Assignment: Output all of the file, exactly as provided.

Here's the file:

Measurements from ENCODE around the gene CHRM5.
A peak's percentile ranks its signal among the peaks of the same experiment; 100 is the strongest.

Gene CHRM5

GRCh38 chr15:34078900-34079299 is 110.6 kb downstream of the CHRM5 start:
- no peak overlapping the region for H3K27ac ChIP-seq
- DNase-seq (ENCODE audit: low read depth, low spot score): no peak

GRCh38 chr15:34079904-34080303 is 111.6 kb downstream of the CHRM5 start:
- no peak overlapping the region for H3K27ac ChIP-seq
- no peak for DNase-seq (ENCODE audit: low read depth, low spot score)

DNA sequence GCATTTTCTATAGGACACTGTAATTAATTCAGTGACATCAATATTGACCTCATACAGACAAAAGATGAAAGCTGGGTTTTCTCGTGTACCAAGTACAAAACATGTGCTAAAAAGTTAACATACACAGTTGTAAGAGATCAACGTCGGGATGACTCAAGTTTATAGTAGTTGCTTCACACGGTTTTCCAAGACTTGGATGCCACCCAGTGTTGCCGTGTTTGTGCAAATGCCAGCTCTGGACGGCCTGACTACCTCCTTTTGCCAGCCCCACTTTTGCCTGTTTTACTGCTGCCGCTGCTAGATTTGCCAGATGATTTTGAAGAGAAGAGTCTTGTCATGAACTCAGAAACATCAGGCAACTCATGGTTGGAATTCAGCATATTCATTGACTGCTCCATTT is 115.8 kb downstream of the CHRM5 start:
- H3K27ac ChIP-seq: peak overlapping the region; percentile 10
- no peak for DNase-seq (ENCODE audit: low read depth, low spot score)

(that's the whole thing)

Measurements from ENCODE around the gene CHRM5.
A peak's percentile ranks its signal among the peaks of the same experiment; 100 is the strongest.

Gene CHRM5

GRCh38 chr15:34078900-34079299 is 110.6 kb downstream of the CHRM5 start:
- no peak overlapping the region for H3K27ac ChIP-seq
- DNase-seq (ENCODE audit: low read depth, low spot score): no peak

GRCh38 chr15:34079904-34080303 is 111.6 kb downstream of the CHRM5 start:
- no peak overlapping the region for H3K27ac ChIP-seq
- no peak for DNase-seq (ENCODE audit: low read depth, low spot score)

DNA sequence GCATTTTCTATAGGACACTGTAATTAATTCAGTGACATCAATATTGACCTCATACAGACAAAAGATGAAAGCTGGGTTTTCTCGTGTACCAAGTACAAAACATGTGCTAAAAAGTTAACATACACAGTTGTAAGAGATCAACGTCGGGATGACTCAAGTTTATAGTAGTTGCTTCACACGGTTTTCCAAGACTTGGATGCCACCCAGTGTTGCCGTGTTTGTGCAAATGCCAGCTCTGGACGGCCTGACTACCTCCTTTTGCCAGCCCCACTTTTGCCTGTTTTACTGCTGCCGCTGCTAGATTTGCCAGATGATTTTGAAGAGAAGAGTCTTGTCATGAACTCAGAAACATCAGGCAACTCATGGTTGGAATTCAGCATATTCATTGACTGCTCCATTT is 115.8 kb downstream of the CHRM5 start:
- H3K27ac ChIP-seq: peak overlapping the region; percentile 10
- no peak for DNase-seq (ENCODE audit: low read depth, low spot score)